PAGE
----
Scholarships and grants
Scholarships and grants are money that you do not need to pay back. Generally speaking, the difference between these two is that scholarships are usually based on merit, such as your high school grades, and grants are based on financial need, which we receive when you file your Free Application for Federal Student Aid.
IU Indianapolis offers a number of scholarships open to all students, as well as those from specific backgrounds or majors. Additionally, if you apply to IU Indianapolis as a beginning freshman or transfer student by February 15, you'll automatically be considered for an admission-based scholarship.
IU Indianapolis and the state and federal government provide students with grants to help supplement their costs, based on their family's income. Examples of these grants are the Pell Grant (federal), the Frank O'Bannon Grant (state), and the Pell Pledge Grant (IU Indianapolis). Unlike scholarships, you usually don't apply for this type of financial aid. It is instead offered automatically with your financial aid notification.
Unlike scholarships and grants, student loans are a type of financial aid that you do have to pay back. Traditionally student loans are available to you when you apply for financial aid using the FAFSA. There are three types of loans most students and families hear about: subsidized, unsubsidized, and parent PLUS loans.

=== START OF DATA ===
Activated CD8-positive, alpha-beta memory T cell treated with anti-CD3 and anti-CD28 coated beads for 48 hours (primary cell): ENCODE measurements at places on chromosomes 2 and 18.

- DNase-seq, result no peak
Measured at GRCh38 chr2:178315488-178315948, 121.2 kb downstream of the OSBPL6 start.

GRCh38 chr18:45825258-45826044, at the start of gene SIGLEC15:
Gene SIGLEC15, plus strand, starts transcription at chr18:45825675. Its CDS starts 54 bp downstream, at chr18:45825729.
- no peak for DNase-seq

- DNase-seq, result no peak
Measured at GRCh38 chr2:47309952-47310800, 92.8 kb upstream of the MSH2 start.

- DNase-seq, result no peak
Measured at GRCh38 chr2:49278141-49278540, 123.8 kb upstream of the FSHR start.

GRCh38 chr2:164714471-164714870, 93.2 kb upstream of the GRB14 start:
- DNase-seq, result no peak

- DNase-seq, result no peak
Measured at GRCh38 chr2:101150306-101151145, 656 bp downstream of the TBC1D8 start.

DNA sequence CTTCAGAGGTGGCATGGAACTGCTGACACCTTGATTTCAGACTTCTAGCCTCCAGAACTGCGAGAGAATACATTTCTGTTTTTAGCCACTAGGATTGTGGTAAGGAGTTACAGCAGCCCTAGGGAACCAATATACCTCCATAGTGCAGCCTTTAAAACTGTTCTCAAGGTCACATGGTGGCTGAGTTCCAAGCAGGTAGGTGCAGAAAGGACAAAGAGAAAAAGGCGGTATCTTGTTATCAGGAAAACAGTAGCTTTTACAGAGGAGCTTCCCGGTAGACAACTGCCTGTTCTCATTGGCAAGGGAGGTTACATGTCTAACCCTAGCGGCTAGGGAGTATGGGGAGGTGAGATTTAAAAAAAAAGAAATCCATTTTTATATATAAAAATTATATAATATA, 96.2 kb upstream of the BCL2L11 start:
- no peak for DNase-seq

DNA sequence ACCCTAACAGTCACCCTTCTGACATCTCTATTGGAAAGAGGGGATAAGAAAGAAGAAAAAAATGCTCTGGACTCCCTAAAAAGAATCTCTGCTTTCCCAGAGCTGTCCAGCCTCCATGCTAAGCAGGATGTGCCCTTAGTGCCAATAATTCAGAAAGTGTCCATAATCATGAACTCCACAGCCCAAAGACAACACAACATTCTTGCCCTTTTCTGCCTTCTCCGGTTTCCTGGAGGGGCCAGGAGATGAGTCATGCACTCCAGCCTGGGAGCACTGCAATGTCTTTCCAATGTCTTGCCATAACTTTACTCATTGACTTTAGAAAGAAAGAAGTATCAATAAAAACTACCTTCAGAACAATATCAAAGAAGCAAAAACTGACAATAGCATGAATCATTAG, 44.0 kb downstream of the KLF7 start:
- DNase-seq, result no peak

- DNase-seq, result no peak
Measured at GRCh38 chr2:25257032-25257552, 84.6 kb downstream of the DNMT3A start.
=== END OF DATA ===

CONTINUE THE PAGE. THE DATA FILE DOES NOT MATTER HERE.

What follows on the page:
- Subsidized loans are student loans that do not accrue interest while you are in your undergraduate program.
- Unsubsidized loans are student loans that do accrue interest while you are in your undergraduate program.
- Parent PLUS loans are loans that the biological and adoptive parents of a student can take out to help pay for the cost of college.
Another type of aid is federal work-study. This program allows you to earn money while gaining valuable job experience. Eligibility is determined by financial need as indicated on your FAFSA. You can make use of your award by applying to positions that accept your work-study award. Once you have been hired and begin working, you will receive bi-weekly paychecks, which will be deducted from your work-study award.
Note: Federal work-study eligibility does not guarantee you a job on campus, and not all on-campus positions are work-study eligible.